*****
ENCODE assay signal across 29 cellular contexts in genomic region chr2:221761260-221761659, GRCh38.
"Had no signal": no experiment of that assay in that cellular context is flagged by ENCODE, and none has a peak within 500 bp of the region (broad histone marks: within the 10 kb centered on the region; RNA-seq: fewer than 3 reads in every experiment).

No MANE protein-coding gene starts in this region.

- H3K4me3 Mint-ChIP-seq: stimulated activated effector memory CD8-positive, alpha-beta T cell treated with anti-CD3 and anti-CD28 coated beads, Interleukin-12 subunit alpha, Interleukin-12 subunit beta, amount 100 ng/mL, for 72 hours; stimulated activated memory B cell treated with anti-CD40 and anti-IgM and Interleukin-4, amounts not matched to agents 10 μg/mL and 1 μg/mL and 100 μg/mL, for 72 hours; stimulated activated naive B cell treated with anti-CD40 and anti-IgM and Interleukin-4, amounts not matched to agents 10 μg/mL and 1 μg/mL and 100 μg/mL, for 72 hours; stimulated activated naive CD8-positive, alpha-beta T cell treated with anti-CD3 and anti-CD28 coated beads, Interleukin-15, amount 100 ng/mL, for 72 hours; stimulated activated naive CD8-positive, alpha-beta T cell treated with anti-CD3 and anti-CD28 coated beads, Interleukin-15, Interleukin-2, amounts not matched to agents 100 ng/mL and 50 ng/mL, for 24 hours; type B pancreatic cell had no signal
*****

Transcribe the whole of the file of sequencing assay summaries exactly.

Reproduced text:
ENCODE assay signal across 29 cellular contexts in genomic region chr2:221761260-221761659, GRCh38.
"Had no signal": no experiment of that assay in that cellular context is flagged by ENCODE, and none has a peak within 500 bp of the region (broad histone marks: within the 10 kb centered on the region; RNA-seq: fewer than 3 reads in every experiment).

No MANE protein-coding gene starts in this region.

- H3K4me3 Mint-ChIP-seq: stimulated activated effector memory CD8-positive, alpha-beta T cell treated with anti-CD3 and anti-CD28 coated beads, Interleukin-12 subunit alpha, Interleukin-12 subunit beta, amount 100 ng/mL, for 72 hours; stimulated activated memory B cell treated with anti-CD40 and anti-IgM and Interleukin-4, amounts not matched to agents 10 μg/mL and 1 μg/mL and 100 μg/mL, for 72 hours; stimulated activated naive B cell treated with anti-CD40 and anti-IgM and Interleukin-4, amounts not matched to agents 10 μg/mL and 1 μg/mL and 100 μg/mL, for 72 hours; stimulated activated naive CD8-positive, alpha-beta T cell treated with anti-CD3 and anti-CD28 coated beads, Interleukin-15, amount 100 ng/mL, for 72 hours; stimulated activated naive CD8-positive, alpha-beta T cell treated with anti-CD3 and anti-CD28 coated beads, Interleukin-15, Interleukin-2, amounts not matched to agents 100 ng/mL and 50 ng/mL, for 24 hours; type B pancreatic cell had no signal